Detroit Pistons #DraftDreams: Kendall Marshall

Info

  • Measurables: 6-foot-4, 195 pounds, sophomore guard from North Carolina
  • Key Stats: 8.1 points, 9.8 assists per game, 47 percent from the field and 35 percent from 3-point range
  • Projected: Top 15
  • Hickory High Similarity Score

Why I’m intrigued by this guy

Frequent commenter Mark brought up an interesting point in the comments over the weekend: what if the bigs that Pistons fans are currently debating the merits of are not really worth debating at all? What happens if the clear, definitive best player available at nine is a perimeter player? Now, Mark was making the case for hoping Perry Jones III is there, but it’s a valid point with a few players, including Kendall Marshall.

Now, I’m gonna save that small but vocal and excitable bunch in the comments some trouble: this post is not necessarily advocating that the Pistons should take Marshall and do something else with Brandon Knight. I don’t dislike Brandon Knight. In fact, I’m pretty fond of him. But Knight is actually a perfect example of what makes a player like Marshall so valuable. Knight came into last year’s draft and was picked in the lottery because he’s a point guard prospect — an athlete who still needs to learn the position but has the physical tools that would make him an elite player at that position if he ever combines the two. As we saw with Knight, he was sometimes dynamic and other times the learning curve was pretty obvious — he has a ways to go as a distributor, running a halfcourt offense and taking care of the ball, and those are not easy things to pick up on the fly. The Pistons are investing in him and hoping it pays off down the road. Marshall, on the other hand, is someone I believe will be highly sought after and climb into the lottery because he’s the rare point guard prospect these days who is a natural at the position, so the teaching element will be less of an investment. He’s a fantastic distributor. There are fewer and fewer of those in the league each season as the NBA point guard position has been trending towards more hybrid guard skillsets.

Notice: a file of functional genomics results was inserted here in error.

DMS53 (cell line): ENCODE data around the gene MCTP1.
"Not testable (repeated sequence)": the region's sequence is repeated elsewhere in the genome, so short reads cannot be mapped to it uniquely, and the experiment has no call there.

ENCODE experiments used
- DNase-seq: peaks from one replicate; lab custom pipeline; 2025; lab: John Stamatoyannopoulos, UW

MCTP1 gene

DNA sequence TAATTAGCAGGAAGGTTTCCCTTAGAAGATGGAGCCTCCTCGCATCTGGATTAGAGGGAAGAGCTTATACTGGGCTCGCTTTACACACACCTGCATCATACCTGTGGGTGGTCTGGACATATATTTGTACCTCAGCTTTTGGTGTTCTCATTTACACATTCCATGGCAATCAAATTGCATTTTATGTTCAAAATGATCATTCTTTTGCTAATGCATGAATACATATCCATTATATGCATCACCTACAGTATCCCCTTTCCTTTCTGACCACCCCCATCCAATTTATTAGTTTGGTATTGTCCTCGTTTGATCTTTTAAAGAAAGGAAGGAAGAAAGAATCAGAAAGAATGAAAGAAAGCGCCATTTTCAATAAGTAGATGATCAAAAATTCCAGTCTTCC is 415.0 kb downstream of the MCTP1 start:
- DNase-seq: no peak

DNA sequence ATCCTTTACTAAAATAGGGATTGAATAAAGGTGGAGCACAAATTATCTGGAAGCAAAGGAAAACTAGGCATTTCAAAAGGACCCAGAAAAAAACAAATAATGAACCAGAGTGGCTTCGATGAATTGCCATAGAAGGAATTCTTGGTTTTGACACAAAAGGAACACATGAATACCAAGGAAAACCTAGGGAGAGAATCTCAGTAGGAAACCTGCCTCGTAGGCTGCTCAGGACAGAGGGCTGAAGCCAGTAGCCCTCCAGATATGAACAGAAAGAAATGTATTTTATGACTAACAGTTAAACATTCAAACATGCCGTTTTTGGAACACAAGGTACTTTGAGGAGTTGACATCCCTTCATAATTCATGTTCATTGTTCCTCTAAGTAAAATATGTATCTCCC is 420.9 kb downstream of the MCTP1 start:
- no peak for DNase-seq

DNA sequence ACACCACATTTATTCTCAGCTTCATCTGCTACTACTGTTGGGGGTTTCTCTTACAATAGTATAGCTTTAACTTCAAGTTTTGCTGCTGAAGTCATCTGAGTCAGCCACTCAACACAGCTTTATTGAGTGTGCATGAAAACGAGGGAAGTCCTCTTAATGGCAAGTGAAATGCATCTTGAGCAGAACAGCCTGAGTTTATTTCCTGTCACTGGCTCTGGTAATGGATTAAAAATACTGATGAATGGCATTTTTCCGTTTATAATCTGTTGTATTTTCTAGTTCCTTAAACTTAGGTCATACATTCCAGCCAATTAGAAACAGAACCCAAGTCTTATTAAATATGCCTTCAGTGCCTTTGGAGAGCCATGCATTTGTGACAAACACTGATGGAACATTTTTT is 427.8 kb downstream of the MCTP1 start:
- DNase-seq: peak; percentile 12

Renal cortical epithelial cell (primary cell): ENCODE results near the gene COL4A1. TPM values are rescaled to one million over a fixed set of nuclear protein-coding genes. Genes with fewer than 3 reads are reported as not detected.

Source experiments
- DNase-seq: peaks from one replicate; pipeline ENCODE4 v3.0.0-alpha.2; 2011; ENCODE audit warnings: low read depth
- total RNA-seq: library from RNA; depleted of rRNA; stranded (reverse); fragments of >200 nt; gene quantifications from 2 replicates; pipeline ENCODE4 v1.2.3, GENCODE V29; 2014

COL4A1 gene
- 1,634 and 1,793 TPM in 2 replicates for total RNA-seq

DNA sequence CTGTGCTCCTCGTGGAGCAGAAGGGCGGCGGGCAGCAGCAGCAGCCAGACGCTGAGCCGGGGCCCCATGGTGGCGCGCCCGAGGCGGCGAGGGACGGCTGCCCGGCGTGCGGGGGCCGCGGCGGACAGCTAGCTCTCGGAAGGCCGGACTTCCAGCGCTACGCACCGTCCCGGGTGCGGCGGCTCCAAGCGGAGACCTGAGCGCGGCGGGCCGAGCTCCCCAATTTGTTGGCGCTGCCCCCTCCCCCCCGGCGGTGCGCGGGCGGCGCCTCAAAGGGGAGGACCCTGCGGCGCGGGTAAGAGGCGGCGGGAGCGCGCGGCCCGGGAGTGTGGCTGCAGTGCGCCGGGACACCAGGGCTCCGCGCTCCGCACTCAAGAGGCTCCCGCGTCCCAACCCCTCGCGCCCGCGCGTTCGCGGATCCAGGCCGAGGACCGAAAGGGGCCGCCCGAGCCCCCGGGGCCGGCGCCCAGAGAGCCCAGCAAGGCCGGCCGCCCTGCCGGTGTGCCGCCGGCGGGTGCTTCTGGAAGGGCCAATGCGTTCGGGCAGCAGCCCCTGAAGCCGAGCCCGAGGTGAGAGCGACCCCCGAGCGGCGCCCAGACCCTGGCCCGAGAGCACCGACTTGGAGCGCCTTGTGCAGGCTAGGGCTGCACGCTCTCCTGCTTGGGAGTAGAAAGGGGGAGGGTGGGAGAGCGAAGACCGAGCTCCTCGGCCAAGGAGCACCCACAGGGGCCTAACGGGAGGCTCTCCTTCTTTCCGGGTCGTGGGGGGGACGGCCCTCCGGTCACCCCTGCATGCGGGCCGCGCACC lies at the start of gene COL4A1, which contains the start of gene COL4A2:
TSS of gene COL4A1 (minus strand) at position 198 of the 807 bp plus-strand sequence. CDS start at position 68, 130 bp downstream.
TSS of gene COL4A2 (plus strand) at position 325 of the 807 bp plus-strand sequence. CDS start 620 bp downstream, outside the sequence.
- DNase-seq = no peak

Pros for the Pistons

The biggest pro for Marshall in relation to the Pistons has nothing to do with him actually being on the Pistons. I really believe he’s a sleeper in this draft that some savvy team will grab earlier than he’s projected to go or even move up to get him. A couple of point guard needy teams — the Hornets and Blazers — are picking right after the Pistons. In fact, many draft experts have had Marshall going to the Blazers at 11 since the lottery order was announced. So if there’s another team out there that really falls in love with Marshall, the Pistons’ pick at nine is the perfect spot to try and move up to get him.

And, on the off chance the Pistons actually decided to draft Marshall? Well, as mentioned above, he’d immediately become the best distributor they’ve had in several seasons. He’d allow Knight and Rodney Stuckey to play off the ball more, and both of those guys are actually at their most effective off the ball (although the current hope is Knight will eventually grow into that distributor role). Lawrence Frank seemed to like a three guard rotation last year, and Marshall would be enough of a contrast to what Knight’s and Stuckey’s skills are that the Pistons could have a pretty dynamic backcourt attack. It’s highly unlikely, but Joe Dumars has never been afraid to take the best player regardless of positional need, so if he becomes convinced Marshall is the best guy at nine, he could theoretically take him and then figure out how the parts fit later. Marshall’s passing, ability to run an offense full-time, size for the point guard spot and ability to take care of the ball as well as hit from outside would all be big additions to the Pistons’ lineup. He’s also big for a point guard at 6-foot-4, potentially making the Pistons’ backcourt a difficult one to guard since all three primary guards would have good size. Marshall would create easy shots for everyone in Detroit’s lineup, and that’s a hugely valuable skill in today’s NBA, which has an abundance of shot-takers and a shrinking number of shot-creators.